Sun, May 03, 2015 - Page 13 News List

China rule shift targets start-up-directed growth

INNOVATIVE:A total of four measures aimed at encouraging entrepreneurs have been passed, including tax reforms and basic social safety benefits for start-ups


China on Friday announced measures aimed at promoting innovation and job creation, state media said, as authorities seek to ensure that slowing economic growth does not harm employment.

According to measures released by the Chinese State Council, the government should broadly encourage entrepreneurship as well as start-up enterprises to serve as a new engine for economic growth, the Xinhua news agency reported.

The announcement comes as China’s economic growth last year registered its worst annual performance in nearly a quarter of a century, expanding 7.4 percent, while GDP decelerated further in the first quarter of this year from the previous three months.

Chinese authorities are tolerant of the slowdown, seeing it as a necessary element of their attempt to oversee a transformation of the economy in which consumer spending drives growth, a change that they and analysts envision as leading to more sustainable long-term expansion.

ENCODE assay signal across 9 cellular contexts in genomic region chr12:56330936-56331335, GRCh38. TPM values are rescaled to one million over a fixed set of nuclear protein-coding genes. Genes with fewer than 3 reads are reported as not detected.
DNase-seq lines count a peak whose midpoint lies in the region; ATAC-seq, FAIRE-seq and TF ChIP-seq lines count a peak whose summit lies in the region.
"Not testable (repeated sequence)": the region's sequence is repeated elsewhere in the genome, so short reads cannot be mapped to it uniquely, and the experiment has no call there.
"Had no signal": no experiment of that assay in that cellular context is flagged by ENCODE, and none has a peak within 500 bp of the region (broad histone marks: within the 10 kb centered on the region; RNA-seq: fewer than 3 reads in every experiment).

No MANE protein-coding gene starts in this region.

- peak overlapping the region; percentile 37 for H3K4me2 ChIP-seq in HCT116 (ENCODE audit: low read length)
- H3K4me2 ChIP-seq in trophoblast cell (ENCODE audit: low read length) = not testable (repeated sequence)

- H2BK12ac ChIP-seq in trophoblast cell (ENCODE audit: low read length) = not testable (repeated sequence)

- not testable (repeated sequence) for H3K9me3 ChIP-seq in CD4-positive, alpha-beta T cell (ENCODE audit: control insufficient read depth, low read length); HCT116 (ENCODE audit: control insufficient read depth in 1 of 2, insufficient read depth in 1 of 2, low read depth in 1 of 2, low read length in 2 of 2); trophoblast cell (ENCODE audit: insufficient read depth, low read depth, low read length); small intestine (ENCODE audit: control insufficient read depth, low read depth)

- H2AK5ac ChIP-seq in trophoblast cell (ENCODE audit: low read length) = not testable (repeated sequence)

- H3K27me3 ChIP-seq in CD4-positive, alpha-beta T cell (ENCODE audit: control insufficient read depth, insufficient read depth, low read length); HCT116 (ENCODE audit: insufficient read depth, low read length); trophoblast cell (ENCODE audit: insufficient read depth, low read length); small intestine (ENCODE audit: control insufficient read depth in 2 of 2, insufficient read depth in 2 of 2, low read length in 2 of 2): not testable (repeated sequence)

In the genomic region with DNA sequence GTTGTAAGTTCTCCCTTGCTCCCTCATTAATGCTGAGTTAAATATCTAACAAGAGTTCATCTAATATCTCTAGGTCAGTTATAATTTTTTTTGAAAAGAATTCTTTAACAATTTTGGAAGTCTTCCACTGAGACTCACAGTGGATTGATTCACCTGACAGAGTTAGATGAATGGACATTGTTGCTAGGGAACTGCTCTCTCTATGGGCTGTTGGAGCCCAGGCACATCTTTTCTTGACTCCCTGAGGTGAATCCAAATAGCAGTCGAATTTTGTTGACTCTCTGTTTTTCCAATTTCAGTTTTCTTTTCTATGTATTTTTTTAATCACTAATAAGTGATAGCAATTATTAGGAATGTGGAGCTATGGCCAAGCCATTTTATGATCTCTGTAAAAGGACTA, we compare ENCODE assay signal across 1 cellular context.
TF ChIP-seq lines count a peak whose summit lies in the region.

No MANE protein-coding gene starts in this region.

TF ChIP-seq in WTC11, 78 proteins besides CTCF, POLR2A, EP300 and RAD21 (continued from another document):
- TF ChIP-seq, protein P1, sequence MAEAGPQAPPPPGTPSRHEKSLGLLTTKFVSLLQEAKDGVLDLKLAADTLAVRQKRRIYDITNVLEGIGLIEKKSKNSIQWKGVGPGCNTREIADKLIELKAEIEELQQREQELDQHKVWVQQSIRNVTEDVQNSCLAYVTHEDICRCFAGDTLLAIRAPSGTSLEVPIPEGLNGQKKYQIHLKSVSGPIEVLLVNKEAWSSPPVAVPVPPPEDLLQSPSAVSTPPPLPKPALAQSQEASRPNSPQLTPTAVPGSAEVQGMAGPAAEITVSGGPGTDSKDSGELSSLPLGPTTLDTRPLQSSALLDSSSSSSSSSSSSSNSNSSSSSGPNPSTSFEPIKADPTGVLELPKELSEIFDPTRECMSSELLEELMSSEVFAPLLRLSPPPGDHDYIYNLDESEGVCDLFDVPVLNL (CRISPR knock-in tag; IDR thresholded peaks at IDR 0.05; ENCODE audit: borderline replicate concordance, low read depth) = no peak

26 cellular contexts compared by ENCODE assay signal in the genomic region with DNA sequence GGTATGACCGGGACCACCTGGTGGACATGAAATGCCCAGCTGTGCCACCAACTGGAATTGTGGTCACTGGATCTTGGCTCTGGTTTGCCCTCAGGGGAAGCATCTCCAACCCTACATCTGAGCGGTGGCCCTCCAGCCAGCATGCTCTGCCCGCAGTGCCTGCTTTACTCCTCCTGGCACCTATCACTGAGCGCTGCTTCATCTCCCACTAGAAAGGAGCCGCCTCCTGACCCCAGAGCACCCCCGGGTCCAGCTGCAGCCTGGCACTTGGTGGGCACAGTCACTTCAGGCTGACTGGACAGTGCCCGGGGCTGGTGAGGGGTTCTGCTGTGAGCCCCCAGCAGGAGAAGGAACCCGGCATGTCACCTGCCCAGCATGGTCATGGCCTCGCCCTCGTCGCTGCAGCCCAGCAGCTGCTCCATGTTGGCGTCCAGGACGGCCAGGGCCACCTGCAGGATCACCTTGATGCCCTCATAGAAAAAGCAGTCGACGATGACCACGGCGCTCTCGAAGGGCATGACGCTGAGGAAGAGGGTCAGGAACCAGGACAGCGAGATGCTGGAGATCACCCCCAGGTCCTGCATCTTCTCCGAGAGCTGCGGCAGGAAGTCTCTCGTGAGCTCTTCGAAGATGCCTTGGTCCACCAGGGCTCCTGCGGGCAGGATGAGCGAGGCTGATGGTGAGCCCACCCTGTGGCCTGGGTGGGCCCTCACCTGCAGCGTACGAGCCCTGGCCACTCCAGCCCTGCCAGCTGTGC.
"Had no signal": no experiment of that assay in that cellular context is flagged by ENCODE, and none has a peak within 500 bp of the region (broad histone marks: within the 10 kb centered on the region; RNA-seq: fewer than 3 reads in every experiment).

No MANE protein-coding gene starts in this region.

However, they are sensitive to the potential impact on job growth, which is seen as a key element of social stability in the nation with the world’s largest population.

A total of four measures call for governments at all levels of the nation to place priority on creating jobs, increase employment through the encouragement of entrepreneurship and start-ups, help university graduates to secure employment or establish businesses, and offer improved government and training services, according to Xinhua.

“In order to encourage entrepreneurship and start-ups, governments at all levels were called on to speed-up related reforms and refine policies to ensure fair treatment, favorable financial and tax conditions, and basic social safety benefits for start-ups,” Xinhua said.

The government said in March when releasing the first quarter GDP figure that China’s unemployment rate was “stable” at about 5.1 percent, and that 3.2 million new urban jobs were created in the period.

Such a pace would put the country on course to surpass its annual target of more than 10 million new urban jobs.

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